Narrator: Susan Boyce
Series: Scottish Bookshop Mystery #7
Published by Tantor Audio on April 5, 2022
Genres: Cozy Mystery
Length: 8 hrs 6 mins
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Delaney Nichols faces off against an elusive arsonist in the seventh Scottish Bookshop Mystery, The Burning Pages, from beloved author Paige Shelton....
One winter's night, bookseller Delaney Nichols and her coworker Hamlet are invited to a Burns Night dinner, a traditional Scottish celebration of the poet Robert Burns. She's perplexed by the invitation, but intrigued. The dinner takes place at Burns House itself, a tiny cottage not far from the Cracked Spine bookshop but well hidden. There, it becomes clear that Delaney and Hamlet were summoned in an attempt to make amends between Edwin, Delaney's boss, and one of the other invitees, who suspected Edwin for burning down his own bookshop twenty years ago after a professional disagreement.
But after the dinner, there’s another fire. The Burns House itself is burned to the ground, and this time there’s a body among the ruins. When Hamlet is accused of the crime, Delaney rushes to prove his innocence, only to discover that he might actually have a plausible motive...
The Burning Pages is the 7th in the Scottish Bookshop series and I think you need to have read at least a few of the others to really enjoy this one. It relies a lot on you caring about the characters and having a feel for the backstories. Yes, everyone is introduced and explanations given, but it’s not the same as growing to know them from the first book.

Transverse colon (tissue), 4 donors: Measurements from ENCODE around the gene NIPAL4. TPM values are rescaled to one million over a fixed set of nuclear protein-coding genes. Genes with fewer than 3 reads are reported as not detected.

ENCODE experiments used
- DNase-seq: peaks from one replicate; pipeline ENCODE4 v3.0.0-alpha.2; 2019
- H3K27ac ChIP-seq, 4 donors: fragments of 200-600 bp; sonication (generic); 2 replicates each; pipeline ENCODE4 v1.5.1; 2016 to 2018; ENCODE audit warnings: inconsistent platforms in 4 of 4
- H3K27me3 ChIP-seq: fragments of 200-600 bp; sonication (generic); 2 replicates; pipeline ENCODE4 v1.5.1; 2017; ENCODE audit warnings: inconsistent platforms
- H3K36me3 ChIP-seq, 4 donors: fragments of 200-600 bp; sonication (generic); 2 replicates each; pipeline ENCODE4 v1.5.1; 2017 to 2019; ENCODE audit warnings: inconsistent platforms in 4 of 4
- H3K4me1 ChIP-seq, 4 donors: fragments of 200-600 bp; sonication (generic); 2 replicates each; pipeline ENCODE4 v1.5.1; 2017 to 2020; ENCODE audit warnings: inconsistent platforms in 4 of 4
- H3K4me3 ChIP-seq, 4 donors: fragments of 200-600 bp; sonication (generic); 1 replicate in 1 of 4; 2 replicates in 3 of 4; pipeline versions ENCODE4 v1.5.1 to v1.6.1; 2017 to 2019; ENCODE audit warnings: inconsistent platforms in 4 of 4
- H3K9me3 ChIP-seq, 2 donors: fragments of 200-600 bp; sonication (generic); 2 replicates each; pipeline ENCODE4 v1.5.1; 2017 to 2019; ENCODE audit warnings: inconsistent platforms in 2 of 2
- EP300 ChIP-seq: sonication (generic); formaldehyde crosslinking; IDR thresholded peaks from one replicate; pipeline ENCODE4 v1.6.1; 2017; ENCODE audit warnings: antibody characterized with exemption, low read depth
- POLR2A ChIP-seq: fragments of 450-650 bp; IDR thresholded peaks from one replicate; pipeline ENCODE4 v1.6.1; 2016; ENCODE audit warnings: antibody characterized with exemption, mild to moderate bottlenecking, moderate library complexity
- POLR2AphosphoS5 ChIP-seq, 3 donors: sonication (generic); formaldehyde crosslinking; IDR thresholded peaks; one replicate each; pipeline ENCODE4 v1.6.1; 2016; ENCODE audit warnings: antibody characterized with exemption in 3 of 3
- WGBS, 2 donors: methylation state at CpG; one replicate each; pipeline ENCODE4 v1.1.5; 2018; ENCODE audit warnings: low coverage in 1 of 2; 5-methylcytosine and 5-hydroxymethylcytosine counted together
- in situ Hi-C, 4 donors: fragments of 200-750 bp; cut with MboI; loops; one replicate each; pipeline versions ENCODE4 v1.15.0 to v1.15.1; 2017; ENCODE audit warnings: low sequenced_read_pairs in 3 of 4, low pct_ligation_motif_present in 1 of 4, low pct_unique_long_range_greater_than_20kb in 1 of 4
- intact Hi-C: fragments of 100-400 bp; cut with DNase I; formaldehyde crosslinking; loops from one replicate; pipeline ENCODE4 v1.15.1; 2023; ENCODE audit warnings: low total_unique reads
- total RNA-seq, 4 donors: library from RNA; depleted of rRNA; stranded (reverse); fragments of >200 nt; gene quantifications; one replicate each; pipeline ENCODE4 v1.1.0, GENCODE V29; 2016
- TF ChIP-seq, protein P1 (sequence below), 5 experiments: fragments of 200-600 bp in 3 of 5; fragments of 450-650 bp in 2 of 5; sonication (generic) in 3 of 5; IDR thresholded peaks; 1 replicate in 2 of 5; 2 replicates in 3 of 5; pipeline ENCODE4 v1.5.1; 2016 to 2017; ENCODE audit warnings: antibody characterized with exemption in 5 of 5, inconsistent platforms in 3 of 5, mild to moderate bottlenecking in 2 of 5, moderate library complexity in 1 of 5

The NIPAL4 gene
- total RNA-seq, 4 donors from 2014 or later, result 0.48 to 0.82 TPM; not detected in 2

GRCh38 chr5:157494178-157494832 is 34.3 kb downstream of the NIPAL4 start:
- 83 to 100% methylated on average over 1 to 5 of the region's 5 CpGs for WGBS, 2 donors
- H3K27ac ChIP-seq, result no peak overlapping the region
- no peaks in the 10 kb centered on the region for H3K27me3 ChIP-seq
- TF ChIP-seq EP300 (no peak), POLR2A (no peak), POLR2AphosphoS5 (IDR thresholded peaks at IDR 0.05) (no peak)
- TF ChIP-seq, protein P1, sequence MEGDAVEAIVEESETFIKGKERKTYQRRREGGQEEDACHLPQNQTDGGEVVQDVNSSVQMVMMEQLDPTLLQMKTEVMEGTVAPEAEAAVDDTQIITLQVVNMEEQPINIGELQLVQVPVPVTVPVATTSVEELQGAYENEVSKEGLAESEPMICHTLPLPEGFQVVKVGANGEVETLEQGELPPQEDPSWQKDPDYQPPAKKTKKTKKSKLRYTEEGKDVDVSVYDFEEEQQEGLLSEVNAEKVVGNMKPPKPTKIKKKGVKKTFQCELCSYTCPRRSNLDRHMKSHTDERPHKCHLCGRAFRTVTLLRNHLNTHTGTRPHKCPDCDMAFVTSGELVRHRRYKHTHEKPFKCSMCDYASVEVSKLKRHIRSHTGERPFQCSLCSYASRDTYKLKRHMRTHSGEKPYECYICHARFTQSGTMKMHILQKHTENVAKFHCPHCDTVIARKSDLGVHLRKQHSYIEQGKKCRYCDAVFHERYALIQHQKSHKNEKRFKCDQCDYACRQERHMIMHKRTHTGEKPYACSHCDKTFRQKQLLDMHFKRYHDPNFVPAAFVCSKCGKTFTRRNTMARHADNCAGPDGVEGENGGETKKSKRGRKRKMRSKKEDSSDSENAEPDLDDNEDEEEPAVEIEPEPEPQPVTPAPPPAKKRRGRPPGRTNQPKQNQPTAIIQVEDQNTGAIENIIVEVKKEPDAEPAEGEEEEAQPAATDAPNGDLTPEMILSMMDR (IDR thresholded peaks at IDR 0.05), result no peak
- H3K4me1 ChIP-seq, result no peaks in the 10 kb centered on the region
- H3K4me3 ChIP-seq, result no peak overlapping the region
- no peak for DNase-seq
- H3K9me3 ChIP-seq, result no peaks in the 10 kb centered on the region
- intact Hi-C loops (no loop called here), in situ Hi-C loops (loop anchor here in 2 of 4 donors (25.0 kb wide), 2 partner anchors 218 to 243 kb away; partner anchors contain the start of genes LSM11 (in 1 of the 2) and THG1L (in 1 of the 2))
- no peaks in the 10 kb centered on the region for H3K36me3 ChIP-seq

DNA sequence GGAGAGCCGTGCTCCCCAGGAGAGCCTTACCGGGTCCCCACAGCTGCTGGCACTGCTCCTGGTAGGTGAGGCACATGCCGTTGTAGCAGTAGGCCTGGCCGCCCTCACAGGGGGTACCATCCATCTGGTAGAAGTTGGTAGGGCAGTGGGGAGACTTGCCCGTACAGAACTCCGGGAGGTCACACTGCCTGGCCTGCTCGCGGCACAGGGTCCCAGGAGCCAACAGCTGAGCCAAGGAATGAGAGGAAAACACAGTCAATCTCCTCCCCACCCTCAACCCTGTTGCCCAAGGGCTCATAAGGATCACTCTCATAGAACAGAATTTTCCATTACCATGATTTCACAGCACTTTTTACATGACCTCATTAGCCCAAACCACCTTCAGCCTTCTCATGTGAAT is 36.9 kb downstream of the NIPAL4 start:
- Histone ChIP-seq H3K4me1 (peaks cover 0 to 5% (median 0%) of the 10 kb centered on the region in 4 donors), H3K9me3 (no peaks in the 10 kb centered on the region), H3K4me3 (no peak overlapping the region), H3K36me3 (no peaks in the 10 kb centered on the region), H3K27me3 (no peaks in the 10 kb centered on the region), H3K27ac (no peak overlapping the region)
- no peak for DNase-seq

As you read in the blurb above, Hamlet is the prime suspect in a murder case, so of course, Delaney is determined to prove he didn’t do it, a task made more difficult when Hamlet disappears.
As always, I liked Delaney. She’s caring and loyal and usually has at least a decent reason to be investigating. She also has a good relationship with Inspector Winters and shares information better than a lot of amateur detectives. Her friends and coworkers are the requisite quirky, protective bunch.
The plot of the book flows well and does a good job at keeping Robert Burns front and center. There are several twists and turns and a couple of red herrings, but it’s not my favorite of the series. It centers too much on family trauma and undiagnosed mental health issues for my liking.
Reading this book contributed to these challenges: